- Brick-and-mortar retail is seeing a resurgence in Australia.
- Shopping centres are becoming destination locations.
- The retail market is repositioning and repricing, making it more appealing to investors.
Australians are starting to patronise brick-and-mortar retail shops once again, as retailers have been using the post-COVID-19 period to pivot their offerings, indicating that there may be a glimmer of hope for a sector that has slumped throughout COVID-19, according to Knight Frank Research.
Post-COVID-19 repositioning leading the retail recovery
Online retail penetration around the nation reached 10% after its early growth in the 2000s, increasing further during the COVID-19 lockdowns. However, Knight Frank’s Australian Retail Review has found that online spending has now flatlined in Australia.
While the latest Auspost report recorded a whopping $353 billion in retail spending by Australians in 2022, online retail purchases have fallen in volume by 2.6% year-on-year.
Knight Frank head of research and consulting in Victoria and report author, Dr. Tony McGough, remarks that the retailing environment has undergone a substantial overhaul.
“The market has experienced shifts not only in spending patterns between different types of goods, and the flow through of this in occupancy costs to retailers, but also in forced or preferential changes in consumers’ choices of preferred centre types,” he says.
“However, the stalling of the online share for spending suggests that while households are now more comfortable utilising online retailing for smaller, non-discretionary spends, the re-opening of traditional retail is encouraging an uptick of retail spending in this area.
“The slowing in online spend shows that its expansion will be far more gradual than widely thought.”
Shopping centres transformed into destination locations
Knight Frank’s head of retail investment, Chris Maher, believes that retailers are resisting online dominance by heavily investing in a transformation of their offerings to attract more consumers.
Refashioning retailing into an ‘experience’, Maher argues that this trend is partly behind the recent increased patronage of brick-and-mortar shops.
“As we move on from the pandemic, shopping centres are accelerating an effective countermeasure to online shopping – which is making centres destination locations,” he says.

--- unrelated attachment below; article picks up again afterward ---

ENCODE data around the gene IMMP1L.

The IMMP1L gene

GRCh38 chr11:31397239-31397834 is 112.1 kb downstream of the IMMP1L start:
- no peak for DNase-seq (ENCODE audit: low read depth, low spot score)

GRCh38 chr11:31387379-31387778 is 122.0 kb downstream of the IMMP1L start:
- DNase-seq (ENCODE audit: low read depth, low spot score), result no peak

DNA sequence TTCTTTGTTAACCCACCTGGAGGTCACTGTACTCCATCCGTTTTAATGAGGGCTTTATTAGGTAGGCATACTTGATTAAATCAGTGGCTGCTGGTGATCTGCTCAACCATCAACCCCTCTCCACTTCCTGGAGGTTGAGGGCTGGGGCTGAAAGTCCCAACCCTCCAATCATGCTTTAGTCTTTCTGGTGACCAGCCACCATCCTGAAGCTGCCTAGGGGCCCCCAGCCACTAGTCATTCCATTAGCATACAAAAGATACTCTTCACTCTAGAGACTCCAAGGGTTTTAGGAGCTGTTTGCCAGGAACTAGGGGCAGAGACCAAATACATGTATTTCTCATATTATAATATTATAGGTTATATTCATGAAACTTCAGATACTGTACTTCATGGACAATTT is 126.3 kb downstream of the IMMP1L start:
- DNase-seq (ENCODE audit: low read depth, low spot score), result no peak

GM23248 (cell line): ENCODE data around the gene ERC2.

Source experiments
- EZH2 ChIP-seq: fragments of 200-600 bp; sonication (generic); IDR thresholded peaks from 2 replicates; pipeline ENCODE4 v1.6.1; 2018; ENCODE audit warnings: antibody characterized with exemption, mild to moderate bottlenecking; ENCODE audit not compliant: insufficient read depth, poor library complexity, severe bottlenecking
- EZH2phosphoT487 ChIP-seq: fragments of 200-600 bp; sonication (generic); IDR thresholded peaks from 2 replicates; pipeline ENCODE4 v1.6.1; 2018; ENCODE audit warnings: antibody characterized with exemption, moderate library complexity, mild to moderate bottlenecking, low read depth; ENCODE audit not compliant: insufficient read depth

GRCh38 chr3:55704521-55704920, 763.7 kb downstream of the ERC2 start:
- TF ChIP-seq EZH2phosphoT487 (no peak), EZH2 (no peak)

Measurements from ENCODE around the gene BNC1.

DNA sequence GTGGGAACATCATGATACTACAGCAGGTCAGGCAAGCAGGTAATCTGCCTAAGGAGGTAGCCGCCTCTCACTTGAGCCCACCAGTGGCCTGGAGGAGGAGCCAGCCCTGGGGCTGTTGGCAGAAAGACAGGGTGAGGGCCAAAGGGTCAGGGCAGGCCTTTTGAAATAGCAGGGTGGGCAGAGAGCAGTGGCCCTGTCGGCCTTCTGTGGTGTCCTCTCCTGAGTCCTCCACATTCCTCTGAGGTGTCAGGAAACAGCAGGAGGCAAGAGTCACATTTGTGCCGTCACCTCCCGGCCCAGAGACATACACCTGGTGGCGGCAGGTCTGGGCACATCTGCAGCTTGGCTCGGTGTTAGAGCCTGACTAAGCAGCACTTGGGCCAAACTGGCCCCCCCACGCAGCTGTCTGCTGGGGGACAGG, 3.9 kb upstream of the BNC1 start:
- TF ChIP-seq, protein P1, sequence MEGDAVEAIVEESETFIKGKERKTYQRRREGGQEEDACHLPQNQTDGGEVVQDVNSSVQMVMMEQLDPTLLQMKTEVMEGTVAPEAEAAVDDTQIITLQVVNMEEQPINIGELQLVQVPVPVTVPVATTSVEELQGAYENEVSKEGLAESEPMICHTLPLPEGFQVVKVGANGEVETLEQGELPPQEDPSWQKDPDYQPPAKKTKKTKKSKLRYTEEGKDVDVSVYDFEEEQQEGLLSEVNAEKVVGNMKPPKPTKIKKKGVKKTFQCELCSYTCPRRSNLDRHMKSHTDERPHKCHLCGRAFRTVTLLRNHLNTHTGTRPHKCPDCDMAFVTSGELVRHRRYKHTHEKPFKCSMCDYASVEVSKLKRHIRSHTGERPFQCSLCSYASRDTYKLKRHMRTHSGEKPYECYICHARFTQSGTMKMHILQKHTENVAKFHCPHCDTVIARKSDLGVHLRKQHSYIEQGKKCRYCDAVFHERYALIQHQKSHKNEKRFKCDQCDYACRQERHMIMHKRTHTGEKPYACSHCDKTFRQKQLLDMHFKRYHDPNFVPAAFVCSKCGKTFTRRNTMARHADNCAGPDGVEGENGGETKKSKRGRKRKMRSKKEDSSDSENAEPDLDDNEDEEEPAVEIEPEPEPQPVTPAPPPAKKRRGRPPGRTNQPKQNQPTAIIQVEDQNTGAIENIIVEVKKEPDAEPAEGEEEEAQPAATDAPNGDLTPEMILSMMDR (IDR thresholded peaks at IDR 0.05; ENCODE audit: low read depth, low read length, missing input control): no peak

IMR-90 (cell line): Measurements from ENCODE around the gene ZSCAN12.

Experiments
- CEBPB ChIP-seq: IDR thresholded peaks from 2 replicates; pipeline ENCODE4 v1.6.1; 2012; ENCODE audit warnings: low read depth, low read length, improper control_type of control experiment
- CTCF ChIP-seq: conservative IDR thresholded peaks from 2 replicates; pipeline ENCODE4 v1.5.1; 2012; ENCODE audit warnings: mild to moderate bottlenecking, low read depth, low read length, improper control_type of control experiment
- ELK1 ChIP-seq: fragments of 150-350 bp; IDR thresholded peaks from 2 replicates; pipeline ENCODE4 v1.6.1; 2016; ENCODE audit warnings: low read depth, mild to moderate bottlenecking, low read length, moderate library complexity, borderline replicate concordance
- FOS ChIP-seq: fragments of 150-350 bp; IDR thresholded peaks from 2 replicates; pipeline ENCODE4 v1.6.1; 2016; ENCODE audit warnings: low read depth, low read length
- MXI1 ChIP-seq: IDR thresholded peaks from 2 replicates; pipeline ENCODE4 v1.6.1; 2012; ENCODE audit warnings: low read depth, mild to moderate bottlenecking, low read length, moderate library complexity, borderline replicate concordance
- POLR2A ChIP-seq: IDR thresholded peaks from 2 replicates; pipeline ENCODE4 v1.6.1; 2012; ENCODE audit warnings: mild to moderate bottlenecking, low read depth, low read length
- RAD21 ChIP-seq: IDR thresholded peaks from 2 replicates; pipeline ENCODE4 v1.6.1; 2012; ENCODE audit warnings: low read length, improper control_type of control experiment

“For instance, Chadstone Shopping Centre in Melbourne has invested $70 million in new dining and entertaining facilities, including having ‘Holey Moley’ golf within its offering.
“Other centres now have basketball courts, bowling alleys and sports bars, as well as improved food malls, cinemas and evening entertainment to make the whole experience more of an outing.
“This repositioning, and where needed, repurposing, is reasserting bricks and mortar retail offerings after a period of significant online and e-tailing focus.
“In-store purchases have regained popularity, but so has click and collect, highlighting, in this omnichannel retailing world, the continued need for a physical store and the importance of making it an attractive offering.”
Return to office predicted to sustain retail resurgence
Maher states that the CBDs that suffered the most during COVID-19, such as Melbourne and Sydney, are beginning to experience positive retail recovery that will persist as workers return to the office.
“In Melbourne, Thursday footfall is now at 85% of the pre-pandemic levels, but more importantly, weekend and evening numbers are higher than in 2019 as the CBD comes to life outside of working hours,” he says.
“CBDs are also repositioning to present a more attractive offer to non-office workers, as tourist and student numbers recover more rapidly than daytime trade involving office workers.
“A spruce up of the offer and selective tenant choice is needed to help the CBD adapt to be less beholden to nine to five trade.”
Retail commercial property transactions
The report found that retail is responsible for 37% of commercial property transactions in the second quarter of 2023.
McGough comments that the heightened focus on industrial real estate, the enduring popularity of offices, and anxiety over COVID-19 have seen the retail sector’s investment activity dwindle to 18% in 2020.
Nevertheless, retail investment activity has been steadily climbing post-COVID-19.
“Indeed, investment volumes in 2021 and 2022 have been above the 10-year average as the retail boom, until recently, provided some degree of confidence in the sector.
“This has continued into 2023, and whilst overall activity in capital markets has been rather muted, the relative interest in the retail sector has remained.”
Maher opines that the market’s repositioning and repricing have made it more appealing to investors.
“Retail has always adapted as it faced headwinds, and in the last three years, we witnessed the retail investment hierarchy realign.
“The remainder of 2023 will see conflicting signals for the retail market as consumer confidence is yet to rebound, but there is also population growth driving demand for goods.
“However, the outlook for 2024 and 2025 is improving as rates stabilise, and the focus turns to potential cuts over the coming years, which should see an increase in retail spending.”